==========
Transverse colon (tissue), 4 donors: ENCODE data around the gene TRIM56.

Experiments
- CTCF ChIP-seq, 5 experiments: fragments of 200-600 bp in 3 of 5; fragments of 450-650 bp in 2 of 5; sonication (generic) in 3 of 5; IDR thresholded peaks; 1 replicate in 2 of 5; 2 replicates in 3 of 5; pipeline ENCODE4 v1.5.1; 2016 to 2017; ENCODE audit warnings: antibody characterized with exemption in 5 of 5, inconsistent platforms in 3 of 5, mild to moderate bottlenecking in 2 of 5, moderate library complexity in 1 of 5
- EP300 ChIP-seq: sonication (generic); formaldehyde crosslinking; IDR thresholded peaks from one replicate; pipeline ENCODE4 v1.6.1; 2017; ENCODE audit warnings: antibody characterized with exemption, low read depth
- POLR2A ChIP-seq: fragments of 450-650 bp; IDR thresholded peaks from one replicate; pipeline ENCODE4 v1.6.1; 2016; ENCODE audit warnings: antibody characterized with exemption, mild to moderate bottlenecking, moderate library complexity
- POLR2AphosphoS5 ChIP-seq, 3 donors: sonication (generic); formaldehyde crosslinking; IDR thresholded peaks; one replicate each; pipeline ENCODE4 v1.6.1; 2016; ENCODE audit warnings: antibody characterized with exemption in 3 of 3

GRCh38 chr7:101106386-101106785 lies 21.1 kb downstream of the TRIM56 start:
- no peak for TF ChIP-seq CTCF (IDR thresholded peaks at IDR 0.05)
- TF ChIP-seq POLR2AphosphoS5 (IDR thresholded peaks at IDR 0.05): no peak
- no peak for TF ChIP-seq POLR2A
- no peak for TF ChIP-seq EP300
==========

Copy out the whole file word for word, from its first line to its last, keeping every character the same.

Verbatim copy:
Transverse colon (tissue), 4 donors: ENCODE data around the gene TRIM56.

Experiments
- CTCF ChIP-seq, 5 experiments: fragments of 200-600 bp in 3 of 5; fragments of 450-650 bp in 2 of 5; sonication (generic) in 3 of 5; IDR thresholded peaks; 1 replicate in 2 of 5; 2 replicates in 3 of 5; pipeline ENCODE4 v1.5.1; 2016 to 2017; ENCODE audit warnings: antibody characterized with exemption in 5 of 5, inconsistent platforms in 3 of 5, mild to moderate bottlenecking in 2 of 5, moderate library complexity in 1 of 5
- EP300 ChIP-seq: sonication (generic); formaldehyde crosslinking; IDR thresholded peaks from one replicate; pipeline ENCODE4 v1.6.1; 2017; ENCODE audit warnings: antibody characterized with exemption, low read depth
- POLR2A ChIP-seq: fragments of 450-650 bp; IDR thresholded peaks from one replicate; pipeline ENCODE4 v1.6.1; 2016; ENCODE audit warnings: antibody characterized with exemption, mild to moderate bottlenecking, moderate library complexity
- POLR2AphosphoS5 ChIP-seq, 3 donors: sonication (generic); formaldehyde crosslinking; IDR thresholded peaks; one replicate each; pipeline ENCODE4 v1.6.1; 2016; ENCODE audit warnings: antibody characterized with exemption in 3 of 3

GRCh38 chr7:101106386-101106785 lies 21.1 kb downstream of the TRIM56 start:
- no peak for TF ChIP-seq CTCF (IDR thresholded peaks at IDR 0.05)
- TF ChIP-seq POLR2AphosphoS5 (IDR thresholded peaks at IDR 0.05): no peak
- no peak for TF ChIP-seq POLR2A
- no peak for TF ChIP-seq EP300